Abu Dhabi, UAESaturday 19 October 2019

Malaysian opposition faces collapse over Islamic law push

The stepped-up campaign by PAS has torn open festering divisions in the coalition just as it struggles to hold together following the jailing last month of its overall leader, Anwar Ibrahim.

KUALA LUMPUR // A Malaysian Muslim party on Wednesday launched a push for Islamic criminal punishments in a state it governs, threatening to tear apart an opposition political alliance which had soared to the brink of power in the last election.

The Pan-Malaysian Islamic Party’s (PAS) action in the northeastern state of Kelantan drew a strong rebuke from one of its partners in Malaysia’s three-party opposition alliance.

The Democratic Action Party (DAP) said it had been “stabbed in the back” and would review its participation in the coalition, after the PAS moved in the Kelantan state assembly to update and strengthen a 1993 law setting out Islamic penalties – or hudud.

Penalties levied include amputation of limbs for theft and flogging for offences such as consuming alcohol.

The stepped-up campaign by PAS has torn open festering divisions in the coalition just as it struggles to hold together following the jailing last month of its overall leader, Anwar Ibrahim.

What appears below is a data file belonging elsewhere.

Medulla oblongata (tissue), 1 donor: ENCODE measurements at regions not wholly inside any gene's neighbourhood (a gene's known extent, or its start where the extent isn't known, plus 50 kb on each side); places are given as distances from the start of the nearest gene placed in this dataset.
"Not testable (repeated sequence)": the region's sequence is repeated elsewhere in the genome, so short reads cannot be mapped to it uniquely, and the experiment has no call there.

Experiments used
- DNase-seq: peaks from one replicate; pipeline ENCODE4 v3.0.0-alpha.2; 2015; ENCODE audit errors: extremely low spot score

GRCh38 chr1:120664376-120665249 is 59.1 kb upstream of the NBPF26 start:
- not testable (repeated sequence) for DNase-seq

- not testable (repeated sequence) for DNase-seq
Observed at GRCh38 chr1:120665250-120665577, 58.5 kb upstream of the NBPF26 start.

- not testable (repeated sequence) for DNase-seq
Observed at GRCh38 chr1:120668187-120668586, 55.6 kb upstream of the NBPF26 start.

The opposition partnership attracted a swelling tide of votes in recent elections, winning 52 per cent of ballots cast in 2013 polls, though it failed to take parliament from Malaysia’s authoritarian regime.

The law has never been enforced as it conflicts with the federal constitution, but PAS’s leadership plans to submit a bill soon in the national parliament seeking a federal law change to allow it.

In response, the DAP said it would meet next week to reassess its participation in the opposition Pakatan Rakyat [People’s Pact] coalition.

PAS officials say hudud in Kelantan, a rural state in Malaysia’s northern Islamic heartland, would apply only to Muslims.

Muslims make up around two-thirds of Malaysia’s diverse population of about 30 million.

Analysts said the hudud bid reflects an effort by the conservative leadership of PAS to underline its Islamic credentials amid a power struggle with more progressive party factions.

“It looks bad on the surface for Pakatan Rakyat,” said Ibrahim Suffian, head of independent polling firm Merdeka Center.

But he said the alliance could weather the storm, particularly if hudud is eventually scuttled on constitutional grounds, and if progressives are able to assert some control in PAS party elections in June.

Besides PAS and the DAP, which represents Malaysia’s large Chinese minority, the opposition coalition also includes the moderate, multi-racial party of Anwar Ibrahim.

Anwar was jailed last month for five years on a sodomy conviction, a major blow that removes the opposition’s best-known figure.

Umno, which controls the federal parliament, has helped stir the opposition discord by supporting PAS’s move, but it remains unclear whether it would back the required federal law change.

* Agence France-Presse

Updated: March 18, 2015 04:00 AM

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